A Whizbang Poem

Original Dateline: 23 June 2006
Repost Dateline: 10 August 2016

My son, James, looking way too enthusiastic
about plucking chickens (back in 2006).

Earlier this month, fellow Central New Yorker Mike Miller contacted me by e-mail to see if his 11-year-old daughter, Clara, could interview me for a school science project on inventors. The Miller family raises and processes their own polutry with a homemade Whizbang plucker which, as many of you know already, I developed and published plans for. 

I did not actually invent the plucker. I took the mechanical concept employed by expensive commercial plucking machines and figured out how to make an inexpensive homemade version using common materials and basic handyman skills. So I invented the Whizbang design. Anyway, I agreed and Clara e-mailed six questions which I promptly answered.

A few days ago, Clara wrote to thank me for answering the questions. She said: “I ended up getting 100% on my report and my teacher is a hard grader! Plus, I had to write a poem to go along with my report and I thought you might want to hear it.”

Well, I certainly did, and with the author’s permission, it’s my pleasure to share with you....

The Whizbang

by Clara V. Miller

We grab a chicken from the pot,

Toss it in while it’s still hot!

Spray some water and pull some levers,
Pretty soon there’re no more feathers!

So stop by our farm if you get a chance,
and you can see the chicken dance!

After you enjoy our chicken dinner,
you’ll say this plucker is a real winner!

So thank you Mr. Herrick Kimball
for making our plucking job so simple!

Thank you Clara Victoria Miller for such a thoughtful and delightful little poem!

Atrazine Anger
(A Christian-Agrarian Response)

Original Dateline: 26 April 2006
Repost Dateline: 7 August 2016

I heard on the radio a couple days ago that the European Union has recently banned the use of atrazine in E.U. countries. That got my attention.

The report stated that atrazine is the #1 selling herbicide in the world. 70 million pounds of the chemical killer are used by farmers in the U.S. each year. It is used primarily by corn growers to suppress weeds.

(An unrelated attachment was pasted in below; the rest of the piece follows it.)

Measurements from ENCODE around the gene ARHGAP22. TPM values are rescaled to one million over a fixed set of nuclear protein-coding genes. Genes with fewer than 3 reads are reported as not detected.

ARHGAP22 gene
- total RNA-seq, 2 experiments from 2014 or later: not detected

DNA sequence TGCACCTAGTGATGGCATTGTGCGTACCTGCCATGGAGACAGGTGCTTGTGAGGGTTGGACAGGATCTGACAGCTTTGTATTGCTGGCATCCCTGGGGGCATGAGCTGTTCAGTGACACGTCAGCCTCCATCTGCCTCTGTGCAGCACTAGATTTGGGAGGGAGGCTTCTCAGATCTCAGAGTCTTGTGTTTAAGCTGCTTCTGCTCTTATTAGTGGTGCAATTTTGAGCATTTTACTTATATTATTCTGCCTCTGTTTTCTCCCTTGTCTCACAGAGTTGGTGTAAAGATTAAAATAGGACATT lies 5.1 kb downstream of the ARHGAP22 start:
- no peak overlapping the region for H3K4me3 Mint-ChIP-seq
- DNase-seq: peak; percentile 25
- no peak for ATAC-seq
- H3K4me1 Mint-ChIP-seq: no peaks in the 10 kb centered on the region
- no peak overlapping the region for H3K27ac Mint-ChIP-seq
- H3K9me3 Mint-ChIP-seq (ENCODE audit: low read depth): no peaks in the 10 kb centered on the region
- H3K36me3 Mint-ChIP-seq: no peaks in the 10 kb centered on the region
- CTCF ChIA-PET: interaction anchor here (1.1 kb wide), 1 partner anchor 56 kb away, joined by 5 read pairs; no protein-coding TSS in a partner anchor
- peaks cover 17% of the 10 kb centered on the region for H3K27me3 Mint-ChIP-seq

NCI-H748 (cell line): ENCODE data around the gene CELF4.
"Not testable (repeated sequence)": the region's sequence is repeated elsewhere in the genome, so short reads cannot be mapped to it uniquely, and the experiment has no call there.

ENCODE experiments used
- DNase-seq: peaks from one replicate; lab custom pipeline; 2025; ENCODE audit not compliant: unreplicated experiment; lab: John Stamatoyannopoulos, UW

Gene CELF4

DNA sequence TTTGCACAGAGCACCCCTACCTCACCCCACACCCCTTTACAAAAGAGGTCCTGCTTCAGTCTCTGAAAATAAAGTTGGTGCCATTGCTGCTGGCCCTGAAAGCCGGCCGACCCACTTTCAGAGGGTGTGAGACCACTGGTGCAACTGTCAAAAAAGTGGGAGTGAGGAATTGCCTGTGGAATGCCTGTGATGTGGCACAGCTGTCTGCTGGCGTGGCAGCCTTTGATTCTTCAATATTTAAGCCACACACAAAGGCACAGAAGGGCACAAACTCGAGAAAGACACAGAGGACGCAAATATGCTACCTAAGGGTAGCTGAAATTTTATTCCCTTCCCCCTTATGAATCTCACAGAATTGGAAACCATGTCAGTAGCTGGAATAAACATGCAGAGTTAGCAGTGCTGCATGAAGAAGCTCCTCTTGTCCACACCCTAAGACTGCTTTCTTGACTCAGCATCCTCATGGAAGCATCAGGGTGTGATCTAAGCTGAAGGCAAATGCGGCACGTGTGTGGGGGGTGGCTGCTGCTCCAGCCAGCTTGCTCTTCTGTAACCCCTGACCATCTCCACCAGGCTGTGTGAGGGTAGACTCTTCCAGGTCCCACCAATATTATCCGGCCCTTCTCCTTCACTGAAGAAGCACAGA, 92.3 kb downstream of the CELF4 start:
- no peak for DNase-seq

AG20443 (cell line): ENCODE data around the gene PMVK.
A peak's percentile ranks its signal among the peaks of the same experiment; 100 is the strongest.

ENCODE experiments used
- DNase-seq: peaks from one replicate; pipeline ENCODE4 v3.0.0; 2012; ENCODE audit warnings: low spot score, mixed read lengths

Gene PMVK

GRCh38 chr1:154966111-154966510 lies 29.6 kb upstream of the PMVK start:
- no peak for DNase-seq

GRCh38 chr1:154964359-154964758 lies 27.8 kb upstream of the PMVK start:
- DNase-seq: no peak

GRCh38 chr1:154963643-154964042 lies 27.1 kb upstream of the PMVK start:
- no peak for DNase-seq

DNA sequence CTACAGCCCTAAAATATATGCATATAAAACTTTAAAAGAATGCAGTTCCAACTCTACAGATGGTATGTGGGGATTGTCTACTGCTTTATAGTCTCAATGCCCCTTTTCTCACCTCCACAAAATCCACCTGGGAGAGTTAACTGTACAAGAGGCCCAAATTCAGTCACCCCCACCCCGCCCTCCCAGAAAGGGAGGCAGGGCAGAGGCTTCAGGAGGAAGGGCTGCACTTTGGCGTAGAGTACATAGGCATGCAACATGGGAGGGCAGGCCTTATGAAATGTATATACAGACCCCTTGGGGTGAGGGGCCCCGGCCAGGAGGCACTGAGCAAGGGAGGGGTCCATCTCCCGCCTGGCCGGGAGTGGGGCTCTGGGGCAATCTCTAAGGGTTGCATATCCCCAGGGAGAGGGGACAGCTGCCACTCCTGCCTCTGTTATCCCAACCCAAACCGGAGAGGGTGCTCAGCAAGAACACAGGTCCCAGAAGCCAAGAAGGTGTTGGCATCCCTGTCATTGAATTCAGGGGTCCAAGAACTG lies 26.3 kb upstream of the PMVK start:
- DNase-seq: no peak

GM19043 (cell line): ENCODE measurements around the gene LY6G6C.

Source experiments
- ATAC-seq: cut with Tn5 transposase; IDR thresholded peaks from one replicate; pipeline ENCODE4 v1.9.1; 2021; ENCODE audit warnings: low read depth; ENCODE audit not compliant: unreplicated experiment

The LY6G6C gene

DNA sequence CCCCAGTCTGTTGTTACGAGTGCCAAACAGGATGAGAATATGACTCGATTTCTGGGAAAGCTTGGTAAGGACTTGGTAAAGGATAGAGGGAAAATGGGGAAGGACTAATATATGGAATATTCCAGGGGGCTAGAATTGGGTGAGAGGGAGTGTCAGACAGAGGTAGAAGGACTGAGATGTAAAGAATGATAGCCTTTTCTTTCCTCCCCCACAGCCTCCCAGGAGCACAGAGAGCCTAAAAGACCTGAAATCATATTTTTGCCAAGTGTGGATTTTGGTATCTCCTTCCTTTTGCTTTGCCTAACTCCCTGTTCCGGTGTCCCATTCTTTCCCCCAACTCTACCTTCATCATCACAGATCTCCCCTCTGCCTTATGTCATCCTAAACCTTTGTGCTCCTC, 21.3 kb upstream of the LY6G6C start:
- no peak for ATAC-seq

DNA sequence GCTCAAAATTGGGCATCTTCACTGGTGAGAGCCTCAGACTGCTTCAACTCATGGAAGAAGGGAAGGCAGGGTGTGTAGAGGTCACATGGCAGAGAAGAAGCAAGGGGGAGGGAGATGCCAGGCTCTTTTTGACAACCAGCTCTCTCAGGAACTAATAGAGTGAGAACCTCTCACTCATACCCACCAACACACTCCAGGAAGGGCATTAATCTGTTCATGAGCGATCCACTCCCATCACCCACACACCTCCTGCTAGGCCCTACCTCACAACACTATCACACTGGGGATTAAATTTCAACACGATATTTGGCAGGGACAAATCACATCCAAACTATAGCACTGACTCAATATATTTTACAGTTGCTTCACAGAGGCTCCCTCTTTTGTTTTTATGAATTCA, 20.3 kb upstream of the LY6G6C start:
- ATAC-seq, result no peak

The E.U has banned atrazine because it recently came to light that the toxin has a significant “adverse biological effect.” What that means, in part, is that atrazine was found to destroy the reproductive ability of frogs. That understanding led to further research where it was found that atrazine causes breast and prostate cancer in mammals. Not coincidentally, people who work closely with the chemical have significantly higher rates of those cancers.

Atrazine runs off the fields, into streams and lakes, and finds its way into the drinking water supply. The acceptable U.S. drinking water standard for atrazine is 3 parts per billion. But new studies have found that as little as .1 part per billion (that is 1/30th of the standard) is enough to do harm. According to the news report, atrazine has been found in groundwater as far as 600 miles from where it was applied.

In light of the new findings, the Environmental Protection Agency here in the United States has NO intention of eliminating or even limiting the use of atrazine. Why would an agency of the government, charged with protecting the environment (which includes the people who live in the environment), NOT ban a widely-used synthetic poison that is making people sick?

I’ll tell you why. It’s because the EPA is a government bureaucracy, and like every government bureaucracy the EPA is subject to political influence. And the chemical companies have a lot of political influence because they rake in a whole lot of MONEY when American farmers slather 70 million pounds of atrazine over the earth each year. Atrazine is a cash cow. Safety is really beside the point. MONEY is what it’s all about. And keep in mind that we are discussing just one of many such chemicals.

Atrazine is yet another example of how corporate-industrialized agriculture is a sham and a failure. The monster proudly boasts that it “feeds the world” but, in the process, it poisons the environment, causes innocent people to suffer and, in many instances, kills them with impunity. Such lives are sacrificed on the altar of profit and success.

When technology kills innocent people as a “side effect” it is inherently wrong. I dare say it is evil. It is the result of sin and rebellion against God. He created the earth and all that is in it and when He was done He said, “It is good.” God made it good and sinful man destroys it. In the book of Romans, Paul says that creation longs to be set free from the bondage of sin. Creation longs to be set free from things like atrazine.

I don’t believe the average modern Christian really cares much about atrazine. Most modern Christians do not really believe in exercising responsible stewardship of the earth. The concept of sustainability is foreign to them. They see the earth as expendable—something to be exploited and used up in the process of supporting the ease and comfort that come with their high standard of living.